§ 177.315   Vessels of not more than 19.8 meters (65 feet) in length carrying not more than 12 passengers.
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The scantlings for a vessel of not more than 19.8 meters (65 feet) in length carrying not more than 12 passengers that do not meet the standards in §§177.300 or 177.310 may be approved by the cognizant OCMI if the builder of the vessel establishes to the satisfaction of the OCMI that the design and construction of the vessel is adequate for the intended service.

§ 177.330   Sailing vessels.
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The design, materials, and construction of masts, posts, yards, booms, bowsprits, and standing rigging on a sailing vessel must be suitable for the intended service. The hull structure must be adequately reinforced to ensure sufficient strength and resistance to plate buckling. The cognizant OCMI may require the owner to submit detailed calculations on the strength of the mast, post, yards, booms, bowsprits, and standing rigging to the Marine Safety Center for evaluation.

§ 177.340   Alternate design considerations.
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When the structure of vessel is of novel design, unusual form, or special materials, which cannot be reviewed or approved in accordance with §§177.300, 177.310 or 177.315, the structure may be approved by the Commanding Officer, Marine Safety Center, when it can be shown by systematic analysis based on engineering principles that the structure provides adequate safety and strength. The owner shall submit detailed plans, material component specifications, and design criteria, including the expected operating environment, resulting loads on the vessel, and design limitations for such vessel, to the Marine Safety Center.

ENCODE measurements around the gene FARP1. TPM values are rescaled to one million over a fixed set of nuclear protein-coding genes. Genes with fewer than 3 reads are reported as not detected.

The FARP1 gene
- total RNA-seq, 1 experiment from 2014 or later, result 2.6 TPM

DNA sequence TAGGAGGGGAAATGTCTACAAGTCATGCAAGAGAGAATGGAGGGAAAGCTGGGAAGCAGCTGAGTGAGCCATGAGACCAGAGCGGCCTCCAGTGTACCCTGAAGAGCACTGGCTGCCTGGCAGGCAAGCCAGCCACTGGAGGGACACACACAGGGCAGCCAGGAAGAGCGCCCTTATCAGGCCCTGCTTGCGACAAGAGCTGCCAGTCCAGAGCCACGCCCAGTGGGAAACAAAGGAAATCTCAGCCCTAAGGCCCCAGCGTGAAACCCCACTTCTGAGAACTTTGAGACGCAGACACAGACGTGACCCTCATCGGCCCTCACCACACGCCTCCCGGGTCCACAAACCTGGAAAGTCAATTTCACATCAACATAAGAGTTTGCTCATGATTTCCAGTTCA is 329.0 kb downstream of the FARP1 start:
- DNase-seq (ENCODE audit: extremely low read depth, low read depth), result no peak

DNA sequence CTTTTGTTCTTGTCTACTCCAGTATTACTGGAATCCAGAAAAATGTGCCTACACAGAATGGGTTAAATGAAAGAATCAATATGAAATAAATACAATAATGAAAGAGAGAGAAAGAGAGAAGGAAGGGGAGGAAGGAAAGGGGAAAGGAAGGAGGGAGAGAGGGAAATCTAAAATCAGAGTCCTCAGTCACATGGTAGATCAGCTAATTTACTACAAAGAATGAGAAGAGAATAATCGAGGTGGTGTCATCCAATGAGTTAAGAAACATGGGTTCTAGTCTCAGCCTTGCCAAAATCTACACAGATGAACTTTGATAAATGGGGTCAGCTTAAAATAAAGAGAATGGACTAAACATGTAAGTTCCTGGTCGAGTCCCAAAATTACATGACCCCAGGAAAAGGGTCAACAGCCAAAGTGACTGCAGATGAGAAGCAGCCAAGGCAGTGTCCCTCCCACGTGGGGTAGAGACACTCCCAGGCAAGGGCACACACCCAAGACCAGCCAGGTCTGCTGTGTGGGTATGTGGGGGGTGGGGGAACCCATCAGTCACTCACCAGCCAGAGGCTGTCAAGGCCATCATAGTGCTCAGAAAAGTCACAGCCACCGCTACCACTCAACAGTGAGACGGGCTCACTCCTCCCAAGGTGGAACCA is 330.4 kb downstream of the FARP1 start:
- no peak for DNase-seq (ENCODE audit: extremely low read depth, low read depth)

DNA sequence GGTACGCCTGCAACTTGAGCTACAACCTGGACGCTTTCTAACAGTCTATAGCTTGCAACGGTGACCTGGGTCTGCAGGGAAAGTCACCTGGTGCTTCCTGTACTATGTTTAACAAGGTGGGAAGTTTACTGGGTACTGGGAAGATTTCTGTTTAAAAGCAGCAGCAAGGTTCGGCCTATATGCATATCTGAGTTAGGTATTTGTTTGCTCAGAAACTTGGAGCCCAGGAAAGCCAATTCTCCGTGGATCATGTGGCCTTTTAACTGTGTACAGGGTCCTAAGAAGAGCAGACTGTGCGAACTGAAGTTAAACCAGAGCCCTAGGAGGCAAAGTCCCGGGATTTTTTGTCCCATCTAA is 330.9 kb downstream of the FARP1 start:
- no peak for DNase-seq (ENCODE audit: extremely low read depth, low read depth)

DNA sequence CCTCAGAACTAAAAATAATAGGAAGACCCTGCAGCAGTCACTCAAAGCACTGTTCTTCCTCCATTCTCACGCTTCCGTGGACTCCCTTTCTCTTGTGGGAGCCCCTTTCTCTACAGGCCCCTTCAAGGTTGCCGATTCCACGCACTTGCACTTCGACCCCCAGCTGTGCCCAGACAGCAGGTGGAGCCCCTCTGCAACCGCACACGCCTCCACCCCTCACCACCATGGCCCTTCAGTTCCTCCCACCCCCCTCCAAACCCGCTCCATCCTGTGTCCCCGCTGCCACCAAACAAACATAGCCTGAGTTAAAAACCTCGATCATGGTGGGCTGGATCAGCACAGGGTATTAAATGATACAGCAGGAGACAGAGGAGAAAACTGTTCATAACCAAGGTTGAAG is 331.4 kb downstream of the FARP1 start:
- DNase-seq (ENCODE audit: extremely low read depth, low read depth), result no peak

Subpart D—Fire Protection
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§ 177.405   General arrangement and outfitting.
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(a) Fire hazards to be minimized. The general construction of the vessel must be such as to minimize fire hazards insofar as it is reasonable and practicable.

(b) Combustibles insulated from heated surfaces. Internal combustion engine exhausts, boiler and galley uptakes, and similar sources of ignition must be kept clear of and suitably insulated from combustible material. Dry exhaust systems for internal combustion engines on wooden or fiber reinforced plastic vessels must be installed in accordance with American Boat and Yacht Council (ABYC) Standard P–1 “Installation of Exhaust Systems for Propulsion and Auxiliary Engines.”

(c) Separation of machinery and fuel tank spaces from accommodation spaces. Machinery and fuel tank spaces must be separated from accommodation spaces by boundaries that prevent the passage of vapors.

(d) Paint and flammable liquid lockers. Paint and flammable liquid lockers must be constructed of steel or equivalent material, or wholly lined with steel or equivalent material.

(e) Vapor barriers. Vapor barriers must be provided where insulation of any type is used in spaces where flammable and combustible liquids or vapors are present, such as machinery spaces and paint lockers.

(f) Waste receptacles. Unless other means are provided to ensure that a potential waste receptacle fire would be limited to the receptacle, waste receptacles must be constructed of noncombustible materials with no openings in the sides or bottom.

(g) Mattresses. All mattresses must comply with either: